Coping with Anticipatory Grief
What is Anticipatory Grief?
Grief is an emotional, cognitive, physical, and spiritual response to loss. It is a natural byproduct of receiving a life-threatening diagnosis for a loved one. “Anticipatory grief” is the name for what people experience when they know that someone they love may possibly die. It includes all the losses along the illness journey. It means grappling with and grieving the loss before it completely unfolds. For parents caring for children with a life-limiting illness, anticipatory grief is very common. It takes up a lot of room in a parent’s mind and heart.
Anticipatory Grief can take many forms: sadness, tearfulness, anger, irritability, loneliness, guilt, anxiety, a desire to talk or to withdraw. It may manifest itself with physical problems such as sleep or memory difficulty. It may include a mental rehearsal of the death and the hours/days following the death. It may include a need to engage in immediate decision-making around preparation for the death. It could also be complete avoidance of these issues.
Anticipatory Grief is not often discussed, so parents don’t always understand what it is that they’re experiencing. This can be confusing and scary and make you doubt your ability to cope. Parents associate grief with what they will experience in the future, rather than recognizing that their concerns about loss have already begun.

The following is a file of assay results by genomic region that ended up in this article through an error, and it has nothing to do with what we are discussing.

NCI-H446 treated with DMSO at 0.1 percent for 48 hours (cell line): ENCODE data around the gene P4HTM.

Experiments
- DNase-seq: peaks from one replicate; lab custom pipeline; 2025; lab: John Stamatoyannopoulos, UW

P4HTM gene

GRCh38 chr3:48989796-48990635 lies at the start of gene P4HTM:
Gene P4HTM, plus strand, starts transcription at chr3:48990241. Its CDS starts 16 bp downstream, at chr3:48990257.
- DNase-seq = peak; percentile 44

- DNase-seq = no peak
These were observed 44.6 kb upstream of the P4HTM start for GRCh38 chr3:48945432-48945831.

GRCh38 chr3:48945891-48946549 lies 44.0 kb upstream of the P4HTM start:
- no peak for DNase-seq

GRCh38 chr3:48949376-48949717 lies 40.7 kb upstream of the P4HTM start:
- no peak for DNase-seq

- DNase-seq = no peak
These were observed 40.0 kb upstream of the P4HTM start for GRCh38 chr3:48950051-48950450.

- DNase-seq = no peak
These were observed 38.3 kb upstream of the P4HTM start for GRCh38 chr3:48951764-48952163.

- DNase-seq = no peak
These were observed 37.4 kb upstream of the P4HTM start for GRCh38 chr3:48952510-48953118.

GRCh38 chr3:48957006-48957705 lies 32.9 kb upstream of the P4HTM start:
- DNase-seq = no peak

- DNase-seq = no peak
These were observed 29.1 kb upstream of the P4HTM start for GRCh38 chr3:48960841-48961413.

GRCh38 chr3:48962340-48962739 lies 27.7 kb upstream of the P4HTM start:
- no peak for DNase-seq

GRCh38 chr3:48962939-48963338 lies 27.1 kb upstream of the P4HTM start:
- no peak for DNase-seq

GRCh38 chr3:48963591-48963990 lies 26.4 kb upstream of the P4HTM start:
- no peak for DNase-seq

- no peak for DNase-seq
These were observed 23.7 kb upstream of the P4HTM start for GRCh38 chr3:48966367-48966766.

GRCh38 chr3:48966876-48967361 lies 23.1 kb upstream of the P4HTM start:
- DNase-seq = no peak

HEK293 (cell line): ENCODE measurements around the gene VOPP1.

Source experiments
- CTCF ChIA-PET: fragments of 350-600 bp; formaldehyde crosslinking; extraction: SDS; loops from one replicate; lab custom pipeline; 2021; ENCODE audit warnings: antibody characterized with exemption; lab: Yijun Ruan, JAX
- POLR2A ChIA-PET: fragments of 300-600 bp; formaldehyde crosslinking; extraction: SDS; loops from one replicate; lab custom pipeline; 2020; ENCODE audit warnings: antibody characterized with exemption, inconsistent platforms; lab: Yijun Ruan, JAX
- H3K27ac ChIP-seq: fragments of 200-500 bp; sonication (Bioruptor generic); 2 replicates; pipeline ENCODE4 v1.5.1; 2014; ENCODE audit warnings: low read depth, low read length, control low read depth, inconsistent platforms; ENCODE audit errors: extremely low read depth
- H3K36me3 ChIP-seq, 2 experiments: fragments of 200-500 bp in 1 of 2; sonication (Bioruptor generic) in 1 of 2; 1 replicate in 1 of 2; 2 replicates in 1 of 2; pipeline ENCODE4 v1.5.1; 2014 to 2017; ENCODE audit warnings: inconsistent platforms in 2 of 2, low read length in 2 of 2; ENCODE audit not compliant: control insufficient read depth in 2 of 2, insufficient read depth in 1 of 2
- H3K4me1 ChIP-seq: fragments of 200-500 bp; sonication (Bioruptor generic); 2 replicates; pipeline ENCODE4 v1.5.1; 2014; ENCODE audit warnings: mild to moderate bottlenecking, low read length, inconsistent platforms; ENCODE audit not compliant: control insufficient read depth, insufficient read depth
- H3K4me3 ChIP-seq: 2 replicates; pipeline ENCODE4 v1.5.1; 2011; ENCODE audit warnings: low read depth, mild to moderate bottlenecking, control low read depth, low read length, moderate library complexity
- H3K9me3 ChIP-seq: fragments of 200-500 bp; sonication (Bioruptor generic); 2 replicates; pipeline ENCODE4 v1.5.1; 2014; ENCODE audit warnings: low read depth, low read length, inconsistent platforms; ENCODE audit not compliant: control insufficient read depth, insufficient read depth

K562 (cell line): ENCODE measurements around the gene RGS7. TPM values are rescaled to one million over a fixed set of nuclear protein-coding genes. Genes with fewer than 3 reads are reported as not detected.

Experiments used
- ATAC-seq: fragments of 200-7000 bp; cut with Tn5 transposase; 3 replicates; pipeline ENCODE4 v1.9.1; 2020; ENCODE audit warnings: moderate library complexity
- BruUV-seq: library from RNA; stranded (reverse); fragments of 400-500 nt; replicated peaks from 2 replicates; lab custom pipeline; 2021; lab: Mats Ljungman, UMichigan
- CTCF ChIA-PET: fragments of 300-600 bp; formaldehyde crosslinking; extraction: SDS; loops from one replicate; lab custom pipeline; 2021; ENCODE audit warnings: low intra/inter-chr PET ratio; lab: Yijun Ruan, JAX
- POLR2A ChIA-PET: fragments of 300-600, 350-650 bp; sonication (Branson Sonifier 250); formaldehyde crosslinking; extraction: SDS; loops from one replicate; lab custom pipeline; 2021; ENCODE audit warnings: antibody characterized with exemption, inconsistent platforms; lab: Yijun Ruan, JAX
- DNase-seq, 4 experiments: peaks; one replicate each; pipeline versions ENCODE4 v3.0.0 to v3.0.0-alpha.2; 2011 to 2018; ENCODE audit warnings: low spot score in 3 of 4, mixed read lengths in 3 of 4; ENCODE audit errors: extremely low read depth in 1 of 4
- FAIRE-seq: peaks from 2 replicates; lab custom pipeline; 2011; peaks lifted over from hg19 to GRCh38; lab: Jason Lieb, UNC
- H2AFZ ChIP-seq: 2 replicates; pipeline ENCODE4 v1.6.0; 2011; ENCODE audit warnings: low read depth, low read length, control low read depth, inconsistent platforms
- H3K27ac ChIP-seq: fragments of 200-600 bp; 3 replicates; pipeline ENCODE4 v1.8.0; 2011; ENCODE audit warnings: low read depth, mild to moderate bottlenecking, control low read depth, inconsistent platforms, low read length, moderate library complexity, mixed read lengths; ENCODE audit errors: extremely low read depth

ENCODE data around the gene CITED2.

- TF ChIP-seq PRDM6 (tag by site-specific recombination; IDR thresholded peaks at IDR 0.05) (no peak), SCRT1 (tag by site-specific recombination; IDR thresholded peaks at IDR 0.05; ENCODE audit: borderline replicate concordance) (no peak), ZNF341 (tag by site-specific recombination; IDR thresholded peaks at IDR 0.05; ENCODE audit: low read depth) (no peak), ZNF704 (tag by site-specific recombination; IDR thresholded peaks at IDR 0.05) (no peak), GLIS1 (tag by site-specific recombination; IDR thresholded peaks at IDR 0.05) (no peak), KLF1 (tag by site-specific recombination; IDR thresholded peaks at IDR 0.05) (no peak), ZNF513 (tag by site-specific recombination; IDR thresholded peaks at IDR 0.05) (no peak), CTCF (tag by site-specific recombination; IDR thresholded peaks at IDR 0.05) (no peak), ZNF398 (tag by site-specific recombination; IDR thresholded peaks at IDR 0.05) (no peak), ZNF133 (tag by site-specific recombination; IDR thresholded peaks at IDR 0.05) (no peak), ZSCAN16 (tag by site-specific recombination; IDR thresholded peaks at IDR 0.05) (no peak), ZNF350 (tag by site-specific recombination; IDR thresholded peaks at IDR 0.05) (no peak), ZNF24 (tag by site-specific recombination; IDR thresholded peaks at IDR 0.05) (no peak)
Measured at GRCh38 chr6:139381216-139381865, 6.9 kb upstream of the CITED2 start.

Understanding that this is what you are feeling and experiencing can go a long way toward helping you stay functional and accept your feelings as normal. So many parents have these thoughts alone, in their own heads, and feel guilty or ashamed. They worry that they are going a little mad, but it’s a natural and common part of the process.
Grief support and counseling—either one-on-one with a trained counselor or in a support group—can be very helpful to you during this time. Your loved one does not need to have died already for you to seek support—the better the Before, the better the After.Here, we offer the expert guidance of Dr. Nancy Frumer-Styron and the voices and experiences of other parents to shine some light on what you’re experiencing and help you see that you are not alone.
From Letters to a Young Poet
by Rainer Maria Rilke
if a sadness rises before you larger
than any you’ve ever seen, if an
anxiety like light and cloud shadows
moves over your hands and
everything that you do. You must
realize that something has happened
to you. Life has not forgotten
you, it holds you in its hands
and will not let you fall. Why do
you want to shut out of your life
any uneasiness, any miseries, or
any depression? For after all, you
do not know what work these conditions
are doing inside of you.